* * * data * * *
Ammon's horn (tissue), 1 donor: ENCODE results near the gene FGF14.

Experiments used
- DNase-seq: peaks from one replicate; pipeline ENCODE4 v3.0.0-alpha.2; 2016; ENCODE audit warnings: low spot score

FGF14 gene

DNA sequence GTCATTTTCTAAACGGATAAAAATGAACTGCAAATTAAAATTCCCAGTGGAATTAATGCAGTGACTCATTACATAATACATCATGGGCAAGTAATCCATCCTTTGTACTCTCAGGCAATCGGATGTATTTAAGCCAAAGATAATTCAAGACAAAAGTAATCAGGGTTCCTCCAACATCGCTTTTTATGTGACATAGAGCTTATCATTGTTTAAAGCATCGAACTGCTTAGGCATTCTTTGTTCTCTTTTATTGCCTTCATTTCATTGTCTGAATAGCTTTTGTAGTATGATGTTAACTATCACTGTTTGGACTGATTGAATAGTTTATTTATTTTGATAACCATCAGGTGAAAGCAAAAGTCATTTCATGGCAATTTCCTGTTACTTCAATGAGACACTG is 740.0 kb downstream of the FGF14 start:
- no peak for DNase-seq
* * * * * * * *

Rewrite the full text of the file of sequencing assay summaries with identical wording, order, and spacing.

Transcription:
Ammon's horn (tissue), 1 donor: ENCODE results near the gene FGF14.

Experiments used
- DNase-seq: peaks from one replicate; pipeline ENCODE4 v3.0.0-alpha.2; 2016; ENCODE audit warnings: low spot score

FGF14 gene

DNA sequence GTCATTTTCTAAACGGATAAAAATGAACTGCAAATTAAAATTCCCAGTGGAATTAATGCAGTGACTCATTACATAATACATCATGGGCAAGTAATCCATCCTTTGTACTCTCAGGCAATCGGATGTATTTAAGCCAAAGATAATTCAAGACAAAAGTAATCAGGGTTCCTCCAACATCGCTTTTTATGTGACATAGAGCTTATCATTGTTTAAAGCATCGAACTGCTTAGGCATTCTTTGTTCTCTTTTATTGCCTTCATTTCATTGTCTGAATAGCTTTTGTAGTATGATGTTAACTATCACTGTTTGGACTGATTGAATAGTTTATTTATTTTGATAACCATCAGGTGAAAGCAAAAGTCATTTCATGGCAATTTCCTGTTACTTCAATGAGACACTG is 740.0 kb downstream of the FGF14 start:
- no peak for DNase-seq